“These huge brand entities are just about done going asset-light and management-light, so I believe there will be more small deals in which they acquire management companies to create larger and larger management entities that carry the full faith of these franchisors behind them,” he said.
Winners and losers
The panel discussion was held less than 12 hours after Anbang Insurance Group announced it was rescinding its offer to buy Starwood, clearing the way for Marriott. Shareholders from Marriott and Starwood approved the merger on 8 April. As a result, much of the conversation centered on the particulars of the deal and who would emerge as winners or losers following the sale’s close.
“It’s clearly a buyer’s deal. The licensees won’t benefit from it,” said Chuck Pinkowski, founder of Pinkowski & Company. “The one thing it might do for licensees is streamline or consolidate the (development) pipeline. We’ve worked with many clients since the (merger) first came up who seemed to be paralyzed to making development decisions, particularly on the Starwood side, because they weren’t sure how this deal was going to be finalized.”
Keeling of Valencia Group said the merger puts the rest of the industry at a disadvantage.
“Any industry would be a loser when it is facing the kind of behemoth this new company will be with its ability to control most every market,” Keeling said. “And you would think the franchisees would be winners because they benefit from a new frequent traveler program and all the synergies the deal creates. In reality, though, those synergies are all on the corporate side.”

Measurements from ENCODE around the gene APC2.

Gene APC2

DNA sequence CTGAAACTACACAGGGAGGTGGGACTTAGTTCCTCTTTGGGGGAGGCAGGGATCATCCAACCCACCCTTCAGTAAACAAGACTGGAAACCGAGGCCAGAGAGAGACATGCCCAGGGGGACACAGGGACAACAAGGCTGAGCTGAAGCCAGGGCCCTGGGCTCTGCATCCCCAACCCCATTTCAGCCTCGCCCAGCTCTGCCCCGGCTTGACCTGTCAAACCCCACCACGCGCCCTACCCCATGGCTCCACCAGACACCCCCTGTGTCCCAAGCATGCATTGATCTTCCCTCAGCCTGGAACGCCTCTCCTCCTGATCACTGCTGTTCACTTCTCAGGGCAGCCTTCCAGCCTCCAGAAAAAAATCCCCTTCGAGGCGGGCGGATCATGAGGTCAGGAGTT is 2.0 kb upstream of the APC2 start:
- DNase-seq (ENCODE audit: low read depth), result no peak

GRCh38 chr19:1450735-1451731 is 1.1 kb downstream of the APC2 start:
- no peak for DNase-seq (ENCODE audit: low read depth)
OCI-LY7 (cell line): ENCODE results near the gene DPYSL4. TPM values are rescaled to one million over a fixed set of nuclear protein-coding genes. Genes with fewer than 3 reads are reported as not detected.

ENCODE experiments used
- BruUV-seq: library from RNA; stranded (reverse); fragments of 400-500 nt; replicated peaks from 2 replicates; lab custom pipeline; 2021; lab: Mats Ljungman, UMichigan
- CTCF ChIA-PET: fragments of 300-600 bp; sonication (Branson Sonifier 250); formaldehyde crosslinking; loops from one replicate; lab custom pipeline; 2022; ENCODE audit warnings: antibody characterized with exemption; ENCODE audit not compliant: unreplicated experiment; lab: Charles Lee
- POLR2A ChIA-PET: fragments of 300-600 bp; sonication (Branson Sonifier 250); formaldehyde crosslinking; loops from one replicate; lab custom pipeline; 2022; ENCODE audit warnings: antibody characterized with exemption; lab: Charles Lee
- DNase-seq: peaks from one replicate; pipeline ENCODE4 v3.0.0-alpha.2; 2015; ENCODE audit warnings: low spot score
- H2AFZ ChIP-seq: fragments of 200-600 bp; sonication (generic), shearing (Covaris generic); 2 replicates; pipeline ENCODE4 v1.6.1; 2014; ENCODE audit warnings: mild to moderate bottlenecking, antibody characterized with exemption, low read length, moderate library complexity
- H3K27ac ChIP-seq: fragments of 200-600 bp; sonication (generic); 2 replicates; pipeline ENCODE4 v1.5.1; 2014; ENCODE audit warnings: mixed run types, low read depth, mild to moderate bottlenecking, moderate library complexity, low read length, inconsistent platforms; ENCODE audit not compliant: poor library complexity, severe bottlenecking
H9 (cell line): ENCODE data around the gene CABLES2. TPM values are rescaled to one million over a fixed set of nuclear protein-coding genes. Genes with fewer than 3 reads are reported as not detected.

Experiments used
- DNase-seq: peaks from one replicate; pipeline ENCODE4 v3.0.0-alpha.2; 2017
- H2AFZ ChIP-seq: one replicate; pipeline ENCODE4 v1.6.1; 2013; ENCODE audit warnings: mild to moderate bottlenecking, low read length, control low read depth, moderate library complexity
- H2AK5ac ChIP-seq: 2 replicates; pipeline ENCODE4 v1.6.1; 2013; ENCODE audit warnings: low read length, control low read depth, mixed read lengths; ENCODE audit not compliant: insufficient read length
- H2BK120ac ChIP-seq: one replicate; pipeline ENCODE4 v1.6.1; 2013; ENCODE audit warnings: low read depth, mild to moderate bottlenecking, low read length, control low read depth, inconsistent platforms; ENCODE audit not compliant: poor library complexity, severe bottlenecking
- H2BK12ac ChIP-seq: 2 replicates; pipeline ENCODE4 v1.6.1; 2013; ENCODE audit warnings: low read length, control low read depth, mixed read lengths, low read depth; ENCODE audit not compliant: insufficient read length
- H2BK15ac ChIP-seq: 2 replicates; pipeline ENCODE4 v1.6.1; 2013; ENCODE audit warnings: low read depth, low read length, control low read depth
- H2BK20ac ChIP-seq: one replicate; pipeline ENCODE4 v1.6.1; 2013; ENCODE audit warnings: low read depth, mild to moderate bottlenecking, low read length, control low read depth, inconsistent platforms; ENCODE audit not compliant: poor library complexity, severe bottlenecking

Meliker argued the combined company will provide several benefits for owners. One is its ability to negotiate more favorable commission rates from online travel agencies. Also, the new Marriott/Starwood combination will gain a strong advantage in the business travel market, he said.
“At the end of this merger, Marriott and Starwood will have 48% of all full-service hotel rooms in the United States,” he said. “The bread and butter of the hotel business are business travelers: They pay higher rates, and they spend more money out of the room. If you can grow your market share in business travel, where one plus one can equal three or even two and a half, you’re going to take market share away from Hilton, Hyatt and IHG.”
- The latest on the merger: “Sorenson talks state of Marriott, future of Starwood.”
The brand lineup
Another topic the panel tackled was what happens to the 30 brands under the new company’s umbrella. Starwood’s Sheraton brand is one that might be in play, the panelists said.
“For example, what are the distinguishing differences between Sheraton and (Marriott’s) Renaissance?” Kleisner said. “Sheraton has never defined itself, whereas Renaissance by comparison has better consistency and greater distinguishing aspects than we would find today in what (Sheraton founder) Ernest Henderson started so many years ago.”
Meliker said Sheraton is the “enigma” that Marriott will probably struggle with to figure out its positioning in the marketplace.
“I think you’re going to see Sheraton evolve into two brands: everything in the current Sheraton Grand collection is going to become just Sheratons, and what doesn’t fit into that high quality is going to get converted into a Delta Hotel,” Meliker said. “By doing so, Marriott can make Delta into a real brand with real market share in the U.S. in a relatively short order. It won’t happen overnight; it’s going to take time for contracts to roll over. But Delta will become the conversion brand for Marriott similar to what Hilton has done with DoubleTree.”